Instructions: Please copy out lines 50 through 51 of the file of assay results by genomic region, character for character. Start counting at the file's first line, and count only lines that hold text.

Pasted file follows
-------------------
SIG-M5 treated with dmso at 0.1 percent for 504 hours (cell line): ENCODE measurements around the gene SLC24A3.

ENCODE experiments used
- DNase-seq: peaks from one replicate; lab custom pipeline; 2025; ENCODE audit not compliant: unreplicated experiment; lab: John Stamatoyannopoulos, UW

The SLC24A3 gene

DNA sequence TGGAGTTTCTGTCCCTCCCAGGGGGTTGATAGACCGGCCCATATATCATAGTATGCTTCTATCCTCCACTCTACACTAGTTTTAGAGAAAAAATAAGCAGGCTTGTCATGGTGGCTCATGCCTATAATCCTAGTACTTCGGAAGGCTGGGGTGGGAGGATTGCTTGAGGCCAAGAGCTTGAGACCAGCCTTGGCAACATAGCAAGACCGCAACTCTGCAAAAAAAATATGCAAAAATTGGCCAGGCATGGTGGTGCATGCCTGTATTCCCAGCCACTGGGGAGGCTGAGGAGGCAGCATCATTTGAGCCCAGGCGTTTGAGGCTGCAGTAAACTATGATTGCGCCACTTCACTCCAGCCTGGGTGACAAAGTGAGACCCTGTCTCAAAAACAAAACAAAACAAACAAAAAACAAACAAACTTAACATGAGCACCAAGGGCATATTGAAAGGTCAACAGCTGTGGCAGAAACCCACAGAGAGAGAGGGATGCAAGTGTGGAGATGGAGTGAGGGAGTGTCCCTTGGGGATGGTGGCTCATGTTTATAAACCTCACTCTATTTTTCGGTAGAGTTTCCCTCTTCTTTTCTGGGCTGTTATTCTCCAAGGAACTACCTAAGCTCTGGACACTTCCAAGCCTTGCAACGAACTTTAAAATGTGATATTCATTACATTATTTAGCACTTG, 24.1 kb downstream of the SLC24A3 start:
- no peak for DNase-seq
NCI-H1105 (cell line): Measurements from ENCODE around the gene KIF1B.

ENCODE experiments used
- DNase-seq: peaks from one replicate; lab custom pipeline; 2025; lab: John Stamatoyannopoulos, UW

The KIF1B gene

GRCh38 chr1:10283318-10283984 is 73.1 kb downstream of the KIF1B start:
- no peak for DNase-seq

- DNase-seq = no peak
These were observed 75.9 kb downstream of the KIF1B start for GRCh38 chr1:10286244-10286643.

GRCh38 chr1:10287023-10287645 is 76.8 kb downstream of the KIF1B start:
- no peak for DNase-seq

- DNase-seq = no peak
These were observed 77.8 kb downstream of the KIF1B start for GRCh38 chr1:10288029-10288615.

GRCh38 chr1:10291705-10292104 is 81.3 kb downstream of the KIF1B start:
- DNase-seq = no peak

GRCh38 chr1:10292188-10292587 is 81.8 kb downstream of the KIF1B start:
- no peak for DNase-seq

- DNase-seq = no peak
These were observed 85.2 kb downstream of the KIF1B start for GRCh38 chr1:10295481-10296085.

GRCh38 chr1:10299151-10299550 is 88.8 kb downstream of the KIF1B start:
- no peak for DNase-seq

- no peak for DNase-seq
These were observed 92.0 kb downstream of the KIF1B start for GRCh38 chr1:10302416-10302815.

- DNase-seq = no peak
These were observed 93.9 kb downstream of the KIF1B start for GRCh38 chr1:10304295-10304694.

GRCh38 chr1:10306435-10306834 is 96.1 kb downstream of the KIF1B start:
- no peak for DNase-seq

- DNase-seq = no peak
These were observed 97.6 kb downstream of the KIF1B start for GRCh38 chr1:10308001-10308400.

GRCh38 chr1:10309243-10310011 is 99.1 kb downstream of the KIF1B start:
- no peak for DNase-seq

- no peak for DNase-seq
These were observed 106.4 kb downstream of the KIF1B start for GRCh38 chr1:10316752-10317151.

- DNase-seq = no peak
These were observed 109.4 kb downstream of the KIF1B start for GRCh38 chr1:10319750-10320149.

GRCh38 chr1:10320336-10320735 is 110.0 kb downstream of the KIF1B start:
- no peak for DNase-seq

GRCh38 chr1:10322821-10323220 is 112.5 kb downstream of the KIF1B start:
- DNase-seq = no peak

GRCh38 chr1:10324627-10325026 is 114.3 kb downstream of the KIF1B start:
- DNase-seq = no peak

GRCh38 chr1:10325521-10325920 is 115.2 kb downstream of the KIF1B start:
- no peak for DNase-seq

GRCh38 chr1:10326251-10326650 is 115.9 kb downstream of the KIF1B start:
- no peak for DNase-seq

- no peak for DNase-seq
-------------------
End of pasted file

- no peak for DNase-seq

- no peak for DNase-seq